H2O Flusher

Anti-pathogen watertight drain

 

Technical data

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In recent times there has been more and more awareness of the role that water and its hygiene play in the transmission of pathogens.

Today, for example, it is known that hospital drains are a very important reservoir of pathogens, 7,8,9, it is also known that the siphons under the sinks in hospitals are another open reservoir of pathogens and a continuous source of germs, these they contain an average of 10 5-10 10 CFU/ml of bacteria, including 10 3-10 6 CFU/ml of gram-negative bacilli. 1,2,3

When water enters the siphon, aerosols form on the surface of the sealing liquid, which can emit germs up to a radius of 1.5 meters from the siphon. In case of bacterial contamination of the sealing fluid with >10 5 CFU/ml, so many microorganisms enter the room air that a measurable transfer of germs from the sealing fluid to the hands of the patient or nursing staff occurs. 2,5,6

As for drains, they are very prone to accumulating bacteria and other pathogens due to the fluids that pass through them. If these are not kept clean and disinfected, they will become a reservoir of microorganisms that cause nosocomial infections.

Biogen Technologies has developed H2O Flusher that, although on the one hand it has a practicable drain that allows it to be disinfected, on the other hand it has an absolutely watertight non-return valve that prevents the emission of germs present in the siphon from the sealing liquid. Watch video*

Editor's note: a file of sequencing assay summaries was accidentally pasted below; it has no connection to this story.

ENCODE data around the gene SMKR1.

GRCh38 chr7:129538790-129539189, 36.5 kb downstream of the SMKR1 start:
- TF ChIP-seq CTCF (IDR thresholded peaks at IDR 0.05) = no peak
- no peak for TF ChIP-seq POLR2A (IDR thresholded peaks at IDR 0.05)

Sources

1) For Saene et al. (1989), Epidemia. Inf., 102:231-238; 

2) Doring et al. (1991), Zbl. Hig. 191:494-505; 

3) Sissoko et al. (2004) Hygiene & Medicine, 29 (12): 451-455; 

4) Sissoko et al. (2005) Hygiene & Medicine, 30 (4): 72-76; 

5) Kramer et al. (2011), Hygiene in hospitales and offices, 2nd edition, Verlag Urban & Fischer, Múnich; 

6) Döring y col., Epidemiol. infection (1993) 110:427-43

7) B.K.Decker, T.N. Palmore, the role of water in healthcare-associated infections, pp 345-351

8) A.E. Kizny, Gordon, A.J. Mathers, E.Y.L. Cheong, T. Gottlieb, S. Kotay, A.S. Walker, et al. The hospital water environment as a reservoir for carbapenem-resistant organisms causing hospital-acquired infections – a systematic review of the literature, Clin Infect Dis, 64 (2017), pp. 1436-1444.

9) Giovanni-Battista F, Geffers C, Schwab F, Behnke M, Sunder W, Moellmann J, Gastmeier P. Sinks in patient rooms in the ICU are associated with higher rates of hospital-acquired infections. A retrospective analysis of 552 ICUs. J Hosp Infect. 2023 Jun 10:S0195-6701(23)00177-9.

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